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Plan for spy-satellite system finalized, last site chosen.

TOKYO, Aug. 15 Kyodo

Japan's plan to set up a system of four reconnaissance satellites has been finalized, with Kagoshima Prefecture chosen as the second of two sites for the system's ground antennas, a government source said Tuesday.

The city of Akune, located in southwestern Japan, will host one of two dish-shaped antennas, which along with the four satellites and two data control centers, will make up the system. The other antenna will be located in the city of Tomakomai on the northernmost Japan main island of Hokkaido.

The satellites are to be launched into orbit by the end of March 2003.

The idea to launch the spy satellites came after North Korea launched a rocket, widely believed to be a missile, over Japan in 1998. The Japanese government, without its own reconnaissance satellites, was informed of the launch by the United States.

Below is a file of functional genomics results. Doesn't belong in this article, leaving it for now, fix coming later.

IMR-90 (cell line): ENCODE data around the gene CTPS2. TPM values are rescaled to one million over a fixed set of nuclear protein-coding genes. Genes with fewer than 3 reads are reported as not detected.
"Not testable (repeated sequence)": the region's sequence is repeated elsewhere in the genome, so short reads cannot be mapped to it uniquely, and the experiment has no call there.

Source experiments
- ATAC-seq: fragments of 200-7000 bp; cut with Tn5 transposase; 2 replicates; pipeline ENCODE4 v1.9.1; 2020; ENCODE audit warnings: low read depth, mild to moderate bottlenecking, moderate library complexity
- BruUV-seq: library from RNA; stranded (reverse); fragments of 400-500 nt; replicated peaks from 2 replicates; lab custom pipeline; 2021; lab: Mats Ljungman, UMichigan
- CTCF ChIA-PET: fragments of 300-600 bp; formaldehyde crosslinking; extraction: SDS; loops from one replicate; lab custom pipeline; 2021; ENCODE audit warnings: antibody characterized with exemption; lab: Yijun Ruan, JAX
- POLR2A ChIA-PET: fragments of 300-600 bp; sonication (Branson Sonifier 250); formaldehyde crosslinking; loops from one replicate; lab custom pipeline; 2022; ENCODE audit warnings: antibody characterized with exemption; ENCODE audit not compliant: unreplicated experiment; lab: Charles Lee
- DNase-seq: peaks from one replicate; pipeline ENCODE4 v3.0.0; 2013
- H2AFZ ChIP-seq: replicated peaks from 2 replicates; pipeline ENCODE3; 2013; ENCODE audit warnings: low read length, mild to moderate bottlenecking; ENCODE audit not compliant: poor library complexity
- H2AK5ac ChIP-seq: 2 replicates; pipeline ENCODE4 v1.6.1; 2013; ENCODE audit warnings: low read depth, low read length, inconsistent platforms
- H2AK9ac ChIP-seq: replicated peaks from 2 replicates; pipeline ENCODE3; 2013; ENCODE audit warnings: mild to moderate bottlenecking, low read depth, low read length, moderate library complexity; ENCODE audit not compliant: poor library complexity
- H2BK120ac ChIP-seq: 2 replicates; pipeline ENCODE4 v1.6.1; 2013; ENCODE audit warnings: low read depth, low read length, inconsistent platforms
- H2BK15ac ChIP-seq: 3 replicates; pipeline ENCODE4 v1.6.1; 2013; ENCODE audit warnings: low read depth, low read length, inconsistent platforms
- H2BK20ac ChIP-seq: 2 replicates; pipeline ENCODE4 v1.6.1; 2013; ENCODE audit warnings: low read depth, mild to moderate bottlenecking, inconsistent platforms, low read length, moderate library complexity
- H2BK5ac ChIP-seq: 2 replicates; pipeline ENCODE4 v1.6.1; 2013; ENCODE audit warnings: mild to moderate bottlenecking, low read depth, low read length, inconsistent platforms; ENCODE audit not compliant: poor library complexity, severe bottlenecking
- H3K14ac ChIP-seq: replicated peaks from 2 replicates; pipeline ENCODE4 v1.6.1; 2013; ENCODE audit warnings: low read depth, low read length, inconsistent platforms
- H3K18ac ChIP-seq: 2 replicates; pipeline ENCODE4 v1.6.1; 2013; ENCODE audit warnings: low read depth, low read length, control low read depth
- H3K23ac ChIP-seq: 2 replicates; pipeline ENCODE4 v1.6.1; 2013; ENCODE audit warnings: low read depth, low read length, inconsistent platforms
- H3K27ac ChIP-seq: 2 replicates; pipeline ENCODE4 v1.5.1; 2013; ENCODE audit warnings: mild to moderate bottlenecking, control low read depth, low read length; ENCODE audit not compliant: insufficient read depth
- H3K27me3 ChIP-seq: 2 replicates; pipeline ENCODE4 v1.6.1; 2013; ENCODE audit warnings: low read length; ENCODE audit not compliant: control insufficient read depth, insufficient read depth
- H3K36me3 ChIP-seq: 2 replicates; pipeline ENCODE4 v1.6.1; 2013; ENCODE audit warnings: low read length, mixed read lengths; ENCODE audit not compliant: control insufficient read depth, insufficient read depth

The government named Akune as the site after failing to reach an agreement with two towns -- one each in Kumamoto and Okinawa prefectures on the southwestern Japan main island of Kyushu -- as a result of disputes with residents opposed to the construction of military facilities in their areas.

Akune Deputy Mayor Yutaka Kawabata, however, welcomed the plan saying, ''The city assembly approved in June a resolution calling on the government to decide (on Akune).''

Two of the four satellites will carry cameras capable of recognizing objects on the earth as small as 1 meter, while the other two, which use radio waves, will be able to map out images of objects through thick cloud and in the shade of the earth.

The government plans to complete the system's nerve center, located in Tokyo, and the other data center in Ibaraki Prefecture by the end of March 2002, the source said.

The previous candidate areas were the towns of Aso in Kumamoto, and the town of Higashi in Okinawa.
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Publication:Japan Policy & Politics
Date:Aug 21, 2000
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